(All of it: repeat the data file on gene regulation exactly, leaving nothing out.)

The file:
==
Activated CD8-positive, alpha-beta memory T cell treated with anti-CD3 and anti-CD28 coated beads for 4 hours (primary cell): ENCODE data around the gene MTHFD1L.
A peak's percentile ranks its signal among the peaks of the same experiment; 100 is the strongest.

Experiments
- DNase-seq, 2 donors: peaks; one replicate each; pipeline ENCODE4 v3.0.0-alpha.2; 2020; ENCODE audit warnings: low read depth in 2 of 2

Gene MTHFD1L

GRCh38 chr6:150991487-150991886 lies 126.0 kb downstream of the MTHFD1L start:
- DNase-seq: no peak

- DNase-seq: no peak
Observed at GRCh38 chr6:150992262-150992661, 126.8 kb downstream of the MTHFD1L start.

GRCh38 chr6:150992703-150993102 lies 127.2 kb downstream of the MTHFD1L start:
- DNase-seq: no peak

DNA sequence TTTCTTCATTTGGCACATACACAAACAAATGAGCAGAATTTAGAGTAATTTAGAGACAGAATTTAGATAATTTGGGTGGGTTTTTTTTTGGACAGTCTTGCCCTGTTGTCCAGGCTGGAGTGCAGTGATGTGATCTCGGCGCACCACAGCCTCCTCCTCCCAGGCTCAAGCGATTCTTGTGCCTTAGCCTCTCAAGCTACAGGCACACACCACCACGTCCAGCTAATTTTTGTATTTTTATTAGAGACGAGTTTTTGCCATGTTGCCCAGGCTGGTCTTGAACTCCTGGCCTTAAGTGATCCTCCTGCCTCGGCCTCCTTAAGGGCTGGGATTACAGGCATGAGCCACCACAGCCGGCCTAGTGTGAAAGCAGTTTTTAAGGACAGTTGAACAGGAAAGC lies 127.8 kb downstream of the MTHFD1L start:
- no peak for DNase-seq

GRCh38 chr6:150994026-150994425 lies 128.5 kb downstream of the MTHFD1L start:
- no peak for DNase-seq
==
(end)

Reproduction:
Activated CD8-positive, alpha-beta memory T cell treated with anti-CD3 and anti-CD28 coated beads for 4 hours (primary cell): ENCODE data around the gene MTHFD1L.
A peak's percentile ranks its signal among the peaks of the same experiment; 100 is the strongest.

Experiments
- DNase-seq, 2 donors: peaks; one replicate each; pipeline ENCODE4 v3.0.0-alpha.2; 2020; ENCODE audit warnings: low read depth in 2 of 2

Gene MTHFD1L

GRCh38 chr6:150991487-150991886 lies 126.0 kb downstream of the MTHFD1L start:
- DNase-seq: no peak

- DNase-seq: no peak
Observed at GRCh38 chr6:150992262-150992661, 126.8 kb downstream of the MTHFD1L start.

GRCh38 chr6:150992703-150993102 lies 127.2 kb downstream of the MTHFD1L start:
- DNase-seq: no peak

DNA sequence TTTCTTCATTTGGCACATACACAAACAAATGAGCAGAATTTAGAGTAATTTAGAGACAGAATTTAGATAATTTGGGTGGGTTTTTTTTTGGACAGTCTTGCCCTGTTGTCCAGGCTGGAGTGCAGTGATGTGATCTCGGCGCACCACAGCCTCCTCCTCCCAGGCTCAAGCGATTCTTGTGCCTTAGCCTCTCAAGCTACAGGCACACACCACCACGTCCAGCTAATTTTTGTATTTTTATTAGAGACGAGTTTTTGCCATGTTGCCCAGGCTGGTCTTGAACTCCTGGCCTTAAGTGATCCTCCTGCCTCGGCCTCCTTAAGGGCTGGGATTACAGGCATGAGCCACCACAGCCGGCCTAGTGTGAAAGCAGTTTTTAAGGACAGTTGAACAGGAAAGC lies 127.8 kb downstream of the MTHFD1L start:
- no peak for DNase-seq

GRCh38 chr6:150994026-150994425 lies 128.5 kb downstream of the MTHFD1L start:
- no peak for DNase-seq